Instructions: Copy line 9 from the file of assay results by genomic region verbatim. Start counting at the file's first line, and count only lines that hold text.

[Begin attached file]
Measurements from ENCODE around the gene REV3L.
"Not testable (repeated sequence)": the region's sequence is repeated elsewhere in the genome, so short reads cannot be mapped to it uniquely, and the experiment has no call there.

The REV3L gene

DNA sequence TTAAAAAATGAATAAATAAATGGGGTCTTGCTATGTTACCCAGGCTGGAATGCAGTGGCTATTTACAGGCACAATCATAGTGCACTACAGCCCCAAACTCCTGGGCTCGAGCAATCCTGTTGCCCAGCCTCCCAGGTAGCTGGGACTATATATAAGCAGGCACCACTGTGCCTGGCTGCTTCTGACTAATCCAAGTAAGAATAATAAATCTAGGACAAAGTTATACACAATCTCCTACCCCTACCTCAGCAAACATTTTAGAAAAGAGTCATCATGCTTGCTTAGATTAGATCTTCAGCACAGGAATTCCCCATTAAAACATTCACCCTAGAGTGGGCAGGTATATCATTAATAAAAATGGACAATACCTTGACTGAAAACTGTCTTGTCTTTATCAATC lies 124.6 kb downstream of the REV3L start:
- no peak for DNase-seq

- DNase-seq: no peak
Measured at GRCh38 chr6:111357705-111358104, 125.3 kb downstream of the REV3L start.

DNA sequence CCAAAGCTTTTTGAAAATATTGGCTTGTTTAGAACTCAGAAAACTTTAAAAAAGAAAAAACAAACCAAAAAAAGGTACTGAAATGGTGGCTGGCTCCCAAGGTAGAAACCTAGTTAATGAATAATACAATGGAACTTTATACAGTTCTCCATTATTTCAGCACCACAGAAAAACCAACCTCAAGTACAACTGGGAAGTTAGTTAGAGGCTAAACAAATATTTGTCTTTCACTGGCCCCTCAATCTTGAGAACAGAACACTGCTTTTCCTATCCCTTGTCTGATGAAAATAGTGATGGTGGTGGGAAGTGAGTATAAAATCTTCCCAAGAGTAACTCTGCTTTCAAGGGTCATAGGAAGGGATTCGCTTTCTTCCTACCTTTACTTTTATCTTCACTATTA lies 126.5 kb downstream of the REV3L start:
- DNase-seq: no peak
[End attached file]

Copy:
- DNase-seq: no peak